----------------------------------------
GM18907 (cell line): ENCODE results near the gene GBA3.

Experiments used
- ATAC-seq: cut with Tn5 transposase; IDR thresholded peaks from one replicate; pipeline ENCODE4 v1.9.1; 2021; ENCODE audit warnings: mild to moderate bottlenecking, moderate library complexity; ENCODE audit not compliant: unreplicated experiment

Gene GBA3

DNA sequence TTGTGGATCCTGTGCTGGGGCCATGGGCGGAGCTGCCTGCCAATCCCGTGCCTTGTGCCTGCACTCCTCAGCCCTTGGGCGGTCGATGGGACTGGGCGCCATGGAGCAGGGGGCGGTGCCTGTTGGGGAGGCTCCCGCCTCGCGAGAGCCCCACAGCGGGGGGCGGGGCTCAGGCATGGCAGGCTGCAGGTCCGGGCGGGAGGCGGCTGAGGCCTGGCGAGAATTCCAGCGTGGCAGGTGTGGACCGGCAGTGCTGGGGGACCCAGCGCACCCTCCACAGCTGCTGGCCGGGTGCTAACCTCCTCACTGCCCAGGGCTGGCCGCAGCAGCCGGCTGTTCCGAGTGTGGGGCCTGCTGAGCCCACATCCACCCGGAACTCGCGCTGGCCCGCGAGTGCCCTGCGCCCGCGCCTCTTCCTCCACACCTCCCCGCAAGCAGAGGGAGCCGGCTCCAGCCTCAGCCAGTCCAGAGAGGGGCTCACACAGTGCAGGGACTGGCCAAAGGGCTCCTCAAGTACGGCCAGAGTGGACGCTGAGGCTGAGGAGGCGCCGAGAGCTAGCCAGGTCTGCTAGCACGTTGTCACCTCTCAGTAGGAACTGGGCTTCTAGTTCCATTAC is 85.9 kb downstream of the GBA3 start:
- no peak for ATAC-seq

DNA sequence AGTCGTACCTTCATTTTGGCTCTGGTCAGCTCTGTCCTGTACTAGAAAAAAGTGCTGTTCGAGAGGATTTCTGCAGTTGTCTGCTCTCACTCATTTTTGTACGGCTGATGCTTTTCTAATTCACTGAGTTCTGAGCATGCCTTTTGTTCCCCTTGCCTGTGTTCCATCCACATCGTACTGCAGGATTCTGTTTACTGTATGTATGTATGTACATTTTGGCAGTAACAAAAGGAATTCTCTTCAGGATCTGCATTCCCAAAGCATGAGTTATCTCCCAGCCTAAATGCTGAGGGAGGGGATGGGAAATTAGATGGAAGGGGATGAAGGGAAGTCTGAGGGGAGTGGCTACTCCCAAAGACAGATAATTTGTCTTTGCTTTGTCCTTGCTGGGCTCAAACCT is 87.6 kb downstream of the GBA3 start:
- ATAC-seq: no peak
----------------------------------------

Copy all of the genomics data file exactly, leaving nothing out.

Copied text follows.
GM18907 (cell line): ENCODE results near the gene GBA3.

Experiments used
- ATAC-seq: cut with Tn5 transposase; IDR thresholded peaks from one replicate; pipeline ENCODE4 v1.9.1; 2021; ENCODE audit warnings: mild to moderate bottlenecking, moderate library complexity; ENCODE audit not compliant: unreplicated experiment

Gene GBA3

DNA sequence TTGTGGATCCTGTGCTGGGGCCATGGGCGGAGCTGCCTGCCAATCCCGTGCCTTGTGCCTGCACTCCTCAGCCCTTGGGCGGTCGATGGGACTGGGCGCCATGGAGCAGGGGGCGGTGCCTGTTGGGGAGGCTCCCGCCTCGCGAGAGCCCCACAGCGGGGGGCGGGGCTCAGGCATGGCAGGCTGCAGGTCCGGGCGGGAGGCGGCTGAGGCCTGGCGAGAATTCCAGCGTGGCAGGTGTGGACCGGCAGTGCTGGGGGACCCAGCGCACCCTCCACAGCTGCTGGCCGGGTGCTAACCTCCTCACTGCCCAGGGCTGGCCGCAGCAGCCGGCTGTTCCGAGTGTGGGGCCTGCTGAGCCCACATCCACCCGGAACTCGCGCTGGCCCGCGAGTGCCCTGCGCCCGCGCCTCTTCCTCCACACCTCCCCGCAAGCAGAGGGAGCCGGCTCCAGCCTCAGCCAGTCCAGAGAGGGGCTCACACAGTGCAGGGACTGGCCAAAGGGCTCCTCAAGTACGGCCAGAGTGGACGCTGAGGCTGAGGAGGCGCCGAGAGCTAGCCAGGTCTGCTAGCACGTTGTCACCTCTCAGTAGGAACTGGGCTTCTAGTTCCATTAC is 85.9 kb downstream of the GBA3 start:
- no peak for ATAC-seq

DNA sequence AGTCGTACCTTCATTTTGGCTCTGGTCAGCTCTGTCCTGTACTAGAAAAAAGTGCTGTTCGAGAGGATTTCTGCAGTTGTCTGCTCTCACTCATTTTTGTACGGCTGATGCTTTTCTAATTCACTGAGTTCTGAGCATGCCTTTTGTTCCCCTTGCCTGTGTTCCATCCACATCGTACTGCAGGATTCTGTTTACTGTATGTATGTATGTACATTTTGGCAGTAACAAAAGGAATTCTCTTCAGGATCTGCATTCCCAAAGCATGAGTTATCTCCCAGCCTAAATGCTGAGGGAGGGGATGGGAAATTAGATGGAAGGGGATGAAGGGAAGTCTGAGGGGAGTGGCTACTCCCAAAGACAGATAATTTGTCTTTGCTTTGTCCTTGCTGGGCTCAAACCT is 87.6 kb downstream of the GBA3 start:
- ATAC-seq: no peak